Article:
The cartoonish elephant that patrols the sidelines when Alabama plays is more than a mascot. It is a symbol of the weight of the expectations for the Crimson Tide every single season.
Alabama is the most SEC program in the entire SEC. In a conference that was built on top of a mountain of hype and desire, no other program is hyped up more and no other program wants to – or said better expects to – live up to the hype more than the Crimson Tide.
And somehow the pressure isn’t a problem. The Tide just keep rolling.
In the South, the only thing more consistent and predictable than Alabama football has been the humidity. Need proof? Look no farther than Alabama’s 41-23 win over Texas A&M Saturday.
Much of the media’s discussion centered around how it occurred. Alabama got back to its roots of running the football and playing defense. This is no doubt a proper storyline, but the bigger issue was not how Alabama won, but the simple fact that it won, again, and in convincing fashion over a top 10 opponent.
Alabama is now 19-7 against teams ranked in the AP top 10 since Nick Saban took over as coach of the Crimson Tide in 2007. Even more impressive than his lofty record is the fact that Saban led Alabama to two of those huge wins on the road in just this season alone.
LSU coach Les Miles has said that his team’s stadium is “where dreams go to die.” Well, if that is true, then Saban has turned dream-killing into a traveling road show. He’s 3-1 in Tiger Stadium, and each contest pitted two ranked teams.
This is why the true story of what Saban has meant to Alabama, and to the SEC as a whole, won’t ultimately be a tale for Tide fans to tell. Sure, Saban has given his fans plenty of joy, but the proper context for Saban’s influence requires an understanding of the misery he has inflicted on those programs that wish they were Alabama, or wish they had Saban.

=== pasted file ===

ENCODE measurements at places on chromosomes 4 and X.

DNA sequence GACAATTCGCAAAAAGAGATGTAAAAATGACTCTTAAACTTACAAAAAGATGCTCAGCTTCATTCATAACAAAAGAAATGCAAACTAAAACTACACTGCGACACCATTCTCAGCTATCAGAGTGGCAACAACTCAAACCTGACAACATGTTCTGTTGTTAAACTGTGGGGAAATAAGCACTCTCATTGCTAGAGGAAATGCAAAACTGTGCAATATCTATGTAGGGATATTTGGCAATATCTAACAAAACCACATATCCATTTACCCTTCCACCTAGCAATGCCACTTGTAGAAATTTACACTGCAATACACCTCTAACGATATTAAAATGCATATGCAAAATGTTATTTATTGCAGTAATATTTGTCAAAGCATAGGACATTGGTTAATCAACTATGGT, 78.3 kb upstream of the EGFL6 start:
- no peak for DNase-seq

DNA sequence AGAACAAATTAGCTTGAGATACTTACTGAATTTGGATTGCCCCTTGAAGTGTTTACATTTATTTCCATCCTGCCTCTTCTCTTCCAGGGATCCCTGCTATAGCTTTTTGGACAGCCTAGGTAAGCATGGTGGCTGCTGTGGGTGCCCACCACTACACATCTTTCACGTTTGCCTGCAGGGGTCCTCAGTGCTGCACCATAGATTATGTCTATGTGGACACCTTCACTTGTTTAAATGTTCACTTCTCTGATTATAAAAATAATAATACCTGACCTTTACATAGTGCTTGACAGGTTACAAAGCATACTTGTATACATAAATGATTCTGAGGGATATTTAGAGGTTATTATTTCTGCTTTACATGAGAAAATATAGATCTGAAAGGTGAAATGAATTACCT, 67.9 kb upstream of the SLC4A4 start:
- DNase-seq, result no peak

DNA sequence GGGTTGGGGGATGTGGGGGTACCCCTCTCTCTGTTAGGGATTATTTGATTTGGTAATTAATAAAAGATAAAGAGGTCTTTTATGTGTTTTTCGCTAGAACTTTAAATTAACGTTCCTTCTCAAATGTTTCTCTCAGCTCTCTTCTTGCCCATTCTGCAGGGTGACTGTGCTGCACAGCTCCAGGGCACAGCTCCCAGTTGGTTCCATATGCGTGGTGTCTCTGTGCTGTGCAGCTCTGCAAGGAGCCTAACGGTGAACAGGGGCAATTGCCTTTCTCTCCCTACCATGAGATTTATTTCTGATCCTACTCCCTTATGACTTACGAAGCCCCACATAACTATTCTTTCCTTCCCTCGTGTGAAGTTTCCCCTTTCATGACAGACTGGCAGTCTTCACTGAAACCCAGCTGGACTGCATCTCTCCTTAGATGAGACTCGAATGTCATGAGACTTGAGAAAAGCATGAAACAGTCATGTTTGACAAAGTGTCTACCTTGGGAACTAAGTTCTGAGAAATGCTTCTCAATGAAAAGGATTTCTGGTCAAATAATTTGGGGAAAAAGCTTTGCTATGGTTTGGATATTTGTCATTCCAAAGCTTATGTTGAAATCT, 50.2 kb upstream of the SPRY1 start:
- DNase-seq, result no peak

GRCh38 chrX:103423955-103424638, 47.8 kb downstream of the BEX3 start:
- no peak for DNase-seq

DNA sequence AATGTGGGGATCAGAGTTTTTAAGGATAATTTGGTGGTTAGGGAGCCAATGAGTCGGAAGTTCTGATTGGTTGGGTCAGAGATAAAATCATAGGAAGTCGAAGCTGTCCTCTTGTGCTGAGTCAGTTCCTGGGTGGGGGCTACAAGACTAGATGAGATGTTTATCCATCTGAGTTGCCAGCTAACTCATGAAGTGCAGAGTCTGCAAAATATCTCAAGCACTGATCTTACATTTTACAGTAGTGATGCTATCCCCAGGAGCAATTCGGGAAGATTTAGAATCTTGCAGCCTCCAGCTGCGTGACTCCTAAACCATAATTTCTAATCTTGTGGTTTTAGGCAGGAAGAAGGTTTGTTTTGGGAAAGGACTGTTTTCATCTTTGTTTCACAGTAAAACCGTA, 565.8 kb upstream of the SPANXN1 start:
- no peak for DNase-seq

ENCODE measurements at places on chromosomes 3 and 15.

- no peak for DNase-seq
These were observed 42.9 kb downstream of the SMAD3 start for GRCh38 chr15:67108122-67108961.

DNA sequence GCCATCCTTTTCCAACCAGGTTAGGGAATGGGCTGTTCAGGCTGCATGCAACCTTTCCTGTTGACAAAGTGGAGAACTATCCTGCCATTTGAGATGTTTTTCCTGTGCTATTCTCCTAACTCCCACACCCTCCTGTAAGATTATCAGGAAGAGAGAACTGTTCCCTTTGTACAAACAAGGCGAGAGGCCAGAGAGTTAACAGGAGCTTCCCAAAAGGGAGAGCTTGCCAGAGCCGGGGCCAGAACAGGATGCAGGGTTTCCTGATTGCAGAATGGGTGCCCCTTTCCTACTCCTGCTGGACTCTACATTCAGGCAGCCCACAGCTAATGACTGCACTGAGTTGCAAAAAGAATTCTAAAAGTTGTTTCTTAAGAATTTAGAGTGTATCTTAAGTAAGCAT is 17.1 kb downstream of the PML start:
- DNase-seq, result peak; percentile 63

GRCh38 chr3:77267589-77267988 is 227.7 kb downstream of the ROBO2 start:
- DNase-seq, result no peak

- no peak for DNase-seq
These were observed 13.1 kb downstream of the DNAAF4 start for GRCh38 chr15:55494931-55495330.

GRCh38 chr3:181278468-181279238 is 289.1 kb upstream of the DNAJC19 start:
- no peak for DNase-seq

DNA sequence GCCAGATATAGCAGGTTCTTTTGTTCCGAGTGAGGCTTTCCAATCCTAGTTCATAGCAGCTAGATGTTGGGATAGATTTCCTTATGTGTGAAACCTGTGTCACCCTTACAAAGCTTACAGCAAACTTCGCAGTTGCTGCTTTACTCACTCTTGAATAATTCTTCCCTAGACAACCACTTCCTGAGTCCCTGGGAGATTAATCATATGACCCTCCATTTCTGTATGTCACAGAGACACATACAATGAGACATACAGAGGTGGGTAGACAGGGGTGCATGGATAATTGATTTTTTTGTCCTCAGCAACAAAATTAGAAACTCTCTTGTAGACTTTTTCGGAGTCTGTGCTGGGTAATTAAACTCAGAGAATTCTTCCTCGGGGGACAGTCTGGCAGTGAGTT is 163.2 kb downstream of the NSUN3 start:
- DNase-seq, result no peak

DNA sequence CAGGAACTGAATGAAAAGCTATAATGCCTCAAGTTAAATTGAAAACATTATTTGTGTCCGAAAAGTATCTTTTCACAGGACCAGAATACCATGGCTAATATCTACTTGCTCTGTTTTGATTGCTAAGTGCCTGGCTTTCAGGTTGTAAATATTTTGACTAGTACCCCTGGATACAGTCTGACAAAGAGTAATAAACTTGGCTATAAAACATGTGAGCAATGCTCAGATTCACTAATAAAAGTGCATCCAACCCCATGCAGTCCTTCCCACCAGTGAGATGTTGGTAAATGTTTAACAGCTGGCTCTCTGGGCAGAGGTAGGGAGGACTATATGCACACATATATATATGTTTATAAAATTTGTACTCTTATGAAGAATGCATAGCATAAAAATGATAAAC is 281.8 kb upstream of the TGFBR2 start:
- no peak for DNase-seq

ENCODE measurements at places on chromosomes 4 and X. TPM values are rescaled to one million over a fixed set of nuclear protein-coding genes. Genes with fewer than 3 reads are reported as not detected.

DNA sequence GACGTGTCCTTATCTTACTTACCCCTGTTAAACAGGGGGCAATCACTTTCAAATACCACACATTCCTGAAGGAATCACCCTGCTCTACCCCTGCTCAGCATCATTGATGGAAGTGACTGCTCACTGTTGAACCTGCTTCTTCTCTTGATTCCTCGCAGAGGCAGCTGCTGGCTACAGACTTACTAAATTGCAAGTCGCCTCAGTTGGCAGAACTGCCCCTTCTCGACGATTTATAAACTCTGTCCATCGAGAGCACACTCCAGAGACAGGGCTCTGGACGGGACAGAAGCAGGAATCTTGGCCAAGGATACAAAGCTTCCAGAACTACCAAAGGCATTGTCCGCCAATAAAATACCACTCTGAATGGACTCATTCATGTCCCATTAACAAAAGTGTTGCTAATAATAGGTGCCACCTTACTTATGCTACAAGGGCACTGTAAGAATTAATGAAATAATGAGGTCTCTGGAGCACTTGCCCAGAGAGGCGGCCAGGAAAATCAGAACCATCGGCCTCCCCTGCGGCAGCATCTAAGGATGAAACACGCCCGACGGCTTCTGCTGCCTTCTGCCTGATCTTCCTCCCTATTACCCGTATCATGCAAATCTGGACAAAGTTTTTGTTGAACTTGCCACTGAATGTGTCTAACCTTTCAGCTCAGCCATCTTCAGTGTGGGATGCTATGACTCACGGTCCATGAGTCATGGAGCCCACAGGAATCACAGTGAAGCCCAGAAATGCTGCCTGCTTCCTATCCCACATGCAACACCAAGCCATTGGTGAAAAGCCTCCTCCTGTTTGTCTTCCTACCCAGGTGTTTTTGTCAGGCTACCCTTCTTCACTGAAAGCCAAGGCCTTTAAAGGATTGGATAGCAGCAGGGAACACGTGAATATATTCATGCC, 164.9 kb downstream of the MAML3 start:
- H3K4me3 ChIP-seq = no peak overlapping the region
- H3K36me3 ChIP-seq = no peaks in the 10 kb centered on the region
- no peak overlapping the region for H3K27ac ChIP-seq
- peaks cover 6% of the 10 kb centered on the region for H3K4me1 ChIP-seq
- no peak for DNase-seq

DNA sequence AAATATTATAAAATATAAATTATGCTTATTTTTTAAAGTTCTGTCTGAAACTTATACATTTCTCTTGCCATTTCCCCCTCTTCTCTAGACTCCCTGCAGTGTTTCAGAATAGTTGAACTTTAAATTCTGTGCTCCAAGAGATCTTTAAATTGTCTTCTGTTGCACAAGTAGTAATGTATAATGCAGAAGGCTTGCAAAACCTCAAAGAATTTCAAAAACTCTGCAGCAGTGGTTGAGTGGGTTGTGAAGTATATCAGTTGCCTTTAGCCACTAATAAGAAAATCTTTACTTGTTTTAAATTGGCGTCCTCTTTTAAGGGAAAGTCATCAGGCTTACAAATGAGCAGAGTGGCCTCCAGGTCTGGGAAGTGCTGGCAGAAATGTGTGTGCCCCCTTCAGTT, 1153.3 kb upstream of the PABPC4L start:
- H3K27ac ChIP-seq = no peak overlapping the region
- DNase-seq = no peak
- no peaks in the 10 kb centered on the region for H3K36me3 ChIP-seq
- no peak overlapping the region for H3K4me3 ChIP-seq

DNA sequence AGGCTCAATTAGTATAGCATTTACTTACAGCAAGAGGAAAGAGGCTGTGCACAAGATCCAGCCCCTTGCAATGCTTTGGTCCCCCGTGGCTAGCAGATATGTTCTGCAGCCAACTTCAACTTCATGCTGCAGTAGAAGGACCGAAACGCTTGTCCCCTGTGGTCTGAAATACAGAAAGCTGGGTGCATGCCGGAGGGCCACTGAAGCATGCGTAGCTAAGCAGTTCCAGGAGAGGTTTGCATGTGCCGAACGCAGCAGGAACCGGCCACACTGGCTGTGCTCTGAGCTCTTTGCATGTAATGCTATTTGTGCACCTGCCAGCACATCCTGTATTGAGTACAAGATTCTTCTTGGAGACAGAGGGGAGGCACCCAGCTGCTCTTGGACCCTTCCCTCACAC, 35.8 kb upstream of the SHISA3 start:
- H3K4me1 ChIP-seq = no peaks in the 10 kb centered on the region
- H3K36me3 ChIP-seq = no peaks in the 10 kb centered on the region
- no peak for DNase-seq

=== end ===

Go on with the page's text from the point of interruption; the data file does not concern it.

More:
Ask a Texas A&M fan what it feels like to think your team is finally ready to compete at the highest level only to see it humbled by an unflinching Alabama. Then the full worth of Nick Saban will be apparent. That same question could have been asked of UGA fans earlier this season, or Mississippi State fans last season, or Auburn fans almost any season.
Of course, there is still much work for Alabama to do this year. The upcoming game against LSU appears to be a real test. And for all that Alabama has accomplished, it still has not managed to win the SEC in consecutive years since Saban took the job.
That said, as the month of October slips away, Alabama, once again, finds itself in a familiar position. In a conference that is the standard bearer for all college football, the Crimson Tide are still the highly-set bar for which the rest of the SEC strives to reach. Week after week, those hopeful pretenders keep coming up short.